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A new generation of batteries on the verge of a breakthrough

Thanks to x-rays, researchers at the Paul Scherrer Institute PSI in Villigen, Canton Aargau, have now made invisible liquid components in batteries visible for the first time. This could lead to a breakthrough for a new generation of batteries.

 

scientist at Paul Scherrer Institut PSI in Villigen, Canton of Aargau
Researchers at the Paul Scherrer Institute PSI in Villigen, Canton Aargau, have now made invisible liquid components in batteries visible for the first time.

Lithium-sulphur batteries can theoretically deliver about three times as much energy as the lithium-ion batteries widely used today. The snag is that current lithium-sulphur prototypes lose capacity significantly after only a few charging cycles. They have thus been unsuited to electric cars up to now, but this could soon change.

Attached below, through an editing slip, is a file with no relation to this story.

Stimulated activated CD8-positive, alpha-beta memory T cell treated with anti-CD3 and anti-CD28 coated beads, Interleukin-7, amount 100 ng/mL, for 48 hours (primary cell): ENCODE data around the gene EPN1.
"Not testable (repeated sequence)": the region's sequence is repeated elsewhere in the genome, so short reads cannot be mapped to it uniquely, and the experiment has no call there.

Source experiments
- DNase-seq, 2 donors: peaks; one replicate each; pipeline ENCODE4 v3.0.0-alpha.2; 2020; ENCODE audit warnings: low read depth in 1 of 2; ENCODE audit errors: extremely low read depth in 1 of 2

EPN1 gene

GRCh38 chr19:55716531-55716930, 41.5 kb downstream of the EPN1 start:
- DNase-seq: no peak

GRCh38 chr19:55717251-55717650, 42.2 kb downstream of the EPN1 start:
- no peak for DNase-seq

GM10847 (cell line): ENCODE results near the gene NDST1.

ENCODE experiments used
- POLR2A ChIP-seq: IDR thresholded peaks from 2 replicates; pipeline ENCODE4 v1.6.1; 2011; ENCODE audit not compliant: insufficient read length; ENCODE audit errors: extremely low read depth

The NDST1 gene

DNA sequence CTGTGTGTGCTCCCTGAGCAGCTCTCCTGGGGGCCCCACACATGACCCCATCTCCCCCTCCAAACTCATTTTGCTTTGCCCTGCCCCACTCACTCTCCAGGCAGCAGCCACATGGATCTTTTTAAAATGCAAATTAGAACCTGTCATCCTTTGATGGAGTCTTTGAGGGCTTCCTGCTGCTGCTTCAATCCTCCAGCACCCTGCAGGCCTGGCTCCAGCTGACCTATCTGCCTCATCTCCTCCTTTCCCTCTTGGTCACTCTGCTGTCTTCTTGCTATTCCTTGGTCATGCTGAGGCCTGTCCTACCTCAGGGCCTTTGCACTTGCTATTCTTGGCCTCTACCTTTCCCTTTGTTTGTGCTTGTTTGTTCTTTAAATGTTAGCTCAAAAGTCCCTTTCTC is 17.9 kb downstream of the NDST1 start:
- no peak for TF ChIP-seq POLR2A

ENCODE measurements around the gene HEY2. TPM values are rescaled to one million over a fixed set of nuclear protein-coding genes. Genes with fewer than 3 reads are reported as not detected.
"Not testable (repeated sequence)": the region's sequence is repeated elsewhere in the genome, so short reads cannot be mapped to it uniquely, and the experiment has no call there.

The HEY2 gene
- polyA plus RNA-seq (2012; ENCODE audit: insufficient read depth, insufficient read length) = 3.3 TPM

Researchers at the PSI laboratory for electrochemistry have gained new insights into the processes responsible by developing a special test method with x-ray light and using it to follow the chemical reactions within the battery. For the first time, they directly showed how the lithium-sulphur links within the battery alter and thereby cause the loss in capacity. They also observed for the first time how ordinary quartz powder, the main component of sand and the main ingredient in glass, improves lithium-sulphur batteries: as an additive in the battery liquid, it increases the energy available and then prevents the loss of capacity over time.

The positive effect of quartz became obvious when PSI researchers tested the chemical processes within batteries using a special x-ray method, alongside colleagues from the University of Grenoble Alpes. Usually, liquids cannot be observed with this technique, thus also concealing processes in the electrolyte. X-ray diffraction only succeeds with ordered crystalline structures.  The sulphur content of the battery liquid is usually scattered around in a disorganized way. To make the polysulphides visible, however, the researchers dipped glass fibres into the electrolyte. The polysulphides rose to the surface in an organized manner and could thus be made visible by x-rays. The researchers noted that the glass fibres unexpectedly reduced undesirable deposits in the battery. Since glass is principally made of quartz, it was a short step to using quartz powder as a sort of detergent in batteries.

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